In Depth

What is Boris Johnson’s plan for the economy?

The Tory leadership front runner plans to cut tax for higher earners

Boris Johnson has laid out his plans for the economy if he becomes the next Conservative leader and prime minister of the UK.

The former London mayor and foreign secretary is widely viewed as the front runner in the race to succeed Theresa May, who officially stepped down as the leader of the Conservative Party last week. So what would a Johnson premiership mean for British businesses and taxpayers? 

Income taxThe Daily Telegraph reports today that Johnson has pledged to reduce the income tax paid by higher earners, raising the 40p threshold from £50,000 to £80,000. The move would cost an estimated £9.6bn a year, which he says would be paid for from the £26.6bn set aside by the Treasury as an insurance fund against a no-deal Brexit.

Johnson is by no means the only one of the 11 leadership candidates to propose tax cuts. Home Secretary Sajid Javid said earlier this month that while his  “priority” was to cut the basic rate of income tax, he would raise the 45% income tax threshold, currently set at £150,000, says the Daily Mirror. Meanwhile, Dominic Raab has pledged to cut the basic rate, which applies to everyone earning more than £12,500, from 20% to 15%.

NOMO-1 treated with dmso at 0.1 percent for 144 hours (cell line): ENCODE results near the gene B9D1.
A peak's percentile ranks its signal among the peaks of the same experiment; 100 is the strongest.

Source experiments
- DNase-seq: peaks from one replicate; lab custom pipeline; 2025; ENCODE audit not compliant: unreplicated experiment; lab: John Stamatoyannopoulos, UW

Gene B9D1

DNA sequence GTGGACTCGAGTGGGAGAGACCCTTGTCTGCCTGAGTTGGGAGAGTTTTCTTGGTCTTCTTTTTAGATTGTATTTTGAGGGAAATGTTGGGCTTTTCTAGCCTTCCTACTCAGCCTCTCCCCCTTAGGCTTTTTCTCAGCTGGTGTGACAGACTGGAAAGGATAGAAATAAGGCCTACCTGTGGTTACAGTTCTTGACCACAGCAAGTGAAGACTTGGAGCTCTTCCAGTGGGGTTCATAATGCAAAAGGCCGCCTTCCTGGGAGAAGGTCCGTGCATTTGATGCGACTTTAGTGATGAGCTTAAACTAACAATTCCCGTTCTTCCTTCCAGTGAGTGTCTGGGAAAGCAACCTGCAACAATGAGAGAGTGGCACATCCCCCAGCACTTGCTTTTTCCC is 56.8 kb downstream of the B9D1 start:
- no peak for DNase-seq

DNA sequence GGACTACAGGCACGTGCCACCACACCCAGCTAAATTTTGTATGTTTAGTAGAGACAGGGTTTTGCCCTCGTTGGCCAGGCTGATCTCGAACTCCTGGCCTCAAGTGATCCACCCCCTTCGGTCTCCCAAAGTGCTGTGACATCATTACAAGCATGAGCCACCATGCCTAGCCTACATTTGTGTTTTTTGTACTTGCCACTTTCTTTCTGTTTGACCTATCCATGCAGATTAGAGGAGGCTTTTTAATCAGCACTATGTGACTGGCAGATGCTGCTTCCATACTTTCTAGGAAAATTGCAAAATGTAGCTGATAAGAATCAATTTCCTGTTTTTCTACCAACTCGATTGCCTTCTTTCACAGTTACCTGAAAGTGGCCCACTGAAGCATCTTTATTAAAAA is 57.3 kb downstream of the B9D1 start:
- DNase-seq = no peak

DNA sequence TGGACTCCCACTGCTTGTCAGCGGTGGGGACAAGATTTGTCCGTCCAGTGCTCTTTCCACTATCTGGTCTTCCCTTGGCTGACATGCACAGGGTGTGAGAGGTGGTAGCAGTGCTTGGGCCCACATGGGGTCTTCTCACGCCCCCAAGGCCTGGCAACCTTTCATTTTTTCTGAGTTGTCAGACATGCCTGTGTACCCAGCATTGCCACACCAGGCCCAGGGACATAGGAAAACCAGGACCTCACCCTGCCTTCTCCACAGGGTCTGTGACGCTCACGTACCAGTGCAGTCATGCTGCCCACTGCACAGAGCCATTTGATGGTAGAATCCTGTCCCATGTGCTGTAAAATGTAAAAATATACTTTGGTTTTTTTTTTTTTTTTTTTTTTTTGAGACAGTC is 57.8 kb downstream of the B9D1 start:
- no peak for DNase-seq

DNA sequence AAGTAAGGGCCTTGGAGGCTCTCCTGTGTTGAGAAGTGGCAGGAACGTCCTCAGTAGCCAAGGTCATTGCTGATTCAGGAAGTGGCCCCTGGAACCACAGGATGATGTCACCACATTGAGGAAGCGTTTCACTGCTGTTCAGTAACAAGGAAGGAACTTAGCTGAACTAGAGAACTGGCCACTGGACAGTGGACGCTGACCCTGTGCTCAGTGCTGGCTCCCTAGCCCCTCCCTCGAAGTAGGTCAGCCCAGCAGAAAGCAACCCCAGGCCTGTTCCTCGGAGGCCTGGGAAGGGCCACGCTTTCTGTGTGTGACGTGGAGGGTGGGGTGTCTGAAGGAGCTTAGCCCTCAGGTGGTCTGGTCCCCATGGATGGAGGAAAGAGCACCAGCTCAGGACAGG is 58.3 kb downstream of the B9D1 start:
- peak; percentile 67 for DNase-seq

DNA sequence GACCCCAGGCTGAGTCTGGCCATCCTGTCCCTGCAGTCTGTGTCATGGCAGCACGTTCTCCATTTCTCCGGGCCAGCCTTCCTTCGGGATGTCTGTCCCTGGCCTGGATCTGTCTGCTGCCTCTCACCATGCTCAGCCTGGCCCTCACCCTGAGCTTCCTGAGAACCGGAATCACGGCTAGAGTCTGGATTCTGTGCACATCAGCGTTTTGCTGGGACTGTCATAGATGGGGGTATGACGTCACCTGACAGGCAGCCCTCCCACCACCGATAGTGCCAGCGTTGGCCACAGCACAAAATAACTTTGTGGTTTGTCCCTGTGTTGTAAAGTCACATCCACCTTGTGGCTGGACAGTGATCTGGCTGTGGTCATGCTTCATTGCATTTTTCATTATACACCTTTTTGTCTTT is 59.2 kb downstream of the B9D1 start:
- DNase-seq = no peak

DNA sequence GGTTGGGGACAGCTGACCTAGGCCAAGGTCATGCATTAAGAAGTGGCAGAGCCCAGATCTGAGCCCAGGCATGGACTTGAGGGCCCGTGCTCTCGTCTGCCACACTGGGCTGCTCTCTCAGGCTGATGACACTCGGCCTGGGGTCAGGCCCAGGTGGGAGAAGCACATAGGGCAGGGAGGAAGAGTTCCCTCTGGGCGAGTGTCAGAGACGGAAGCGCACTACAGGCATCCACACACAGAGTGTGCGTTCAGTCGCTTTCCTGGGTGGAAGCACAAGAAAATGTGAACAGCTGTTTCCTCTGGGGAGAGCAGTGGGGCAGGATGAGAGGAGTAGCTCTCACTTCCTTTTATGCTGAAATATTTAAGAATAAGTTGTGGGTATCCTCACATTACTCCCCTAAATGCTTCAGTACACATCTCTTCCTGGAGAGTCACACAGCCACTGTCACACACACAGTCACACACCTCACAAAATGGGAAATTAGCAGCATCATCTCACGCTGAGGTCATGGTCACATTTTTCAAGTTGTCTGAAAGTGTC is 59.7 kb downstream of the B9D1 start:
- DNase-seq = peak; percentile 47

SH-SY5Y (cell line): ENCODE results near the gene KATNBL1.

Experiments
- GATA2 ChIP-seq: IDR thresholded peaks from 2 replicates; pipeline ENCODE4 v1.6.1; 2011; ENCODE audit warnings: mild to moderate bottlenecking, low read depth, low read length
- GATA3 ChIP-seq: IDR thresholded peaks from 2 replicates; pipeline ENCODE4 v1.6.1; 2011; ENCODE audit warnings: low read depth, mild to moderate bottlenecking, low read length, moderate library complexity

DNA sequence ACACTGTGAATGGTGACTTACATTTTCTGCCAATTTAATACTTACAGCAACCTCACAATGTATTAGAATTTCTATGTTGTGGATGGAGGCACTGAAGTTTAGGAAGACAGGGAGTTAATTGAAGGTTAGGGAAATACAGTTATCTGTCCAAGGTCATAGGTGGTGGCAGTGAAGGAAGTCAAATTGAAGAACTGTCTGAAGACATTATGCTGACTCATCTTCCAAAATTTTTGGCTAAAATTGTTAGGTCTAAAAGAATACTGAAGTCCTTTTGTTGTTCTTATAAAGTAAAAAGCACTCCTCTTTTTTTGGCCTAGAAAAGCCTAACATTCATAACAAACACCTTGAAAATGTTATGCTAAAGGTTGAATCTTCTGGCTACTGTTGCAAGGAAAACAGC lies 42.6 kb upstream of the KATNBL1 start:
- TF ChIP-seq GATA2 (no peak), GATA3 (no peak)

Brexit billIn an interview with The Sunday Times this weekend, Johnson threatened to refuse to pay the £39bn so-called Brexit divorce bill unless the terms of the UK’s exit from the EU improve. He told the newspaper: “I think our friends and partners need to understand that the monies [are] going to be retained until such time as we have greater clarity about the way forward. In getting a good deal money is a great solvent and a great lubricant.”

EU negotiator Guy Verhofstadt was quick to reply, tweeting that going back on its financial commitments to the bloc would “hurt the UK’s credibility as an international partner”. Tory leadership rival Rory Stewart said Johnson’s threat was “undignified”.

Green economyJohnson has placed significant emphasis on the environment as he unveils his prospectus. In his column for The Daily Telegraph today, he insists that the UK outside the EU can become the “cleanest and greenest economy in Europe” by “believing in the market”.

The leadership hopeful also praises the UK’s existing “green finance” schemes and proposes cutting business taxes in order to encourage green entrepreneurs with “the most competitive tax regime in Europe”. In addition, Johnson suggests using funds from the Department for International Development (DfID) to “back the brilliant British technology that can help tackle the environmental problems of the world”.

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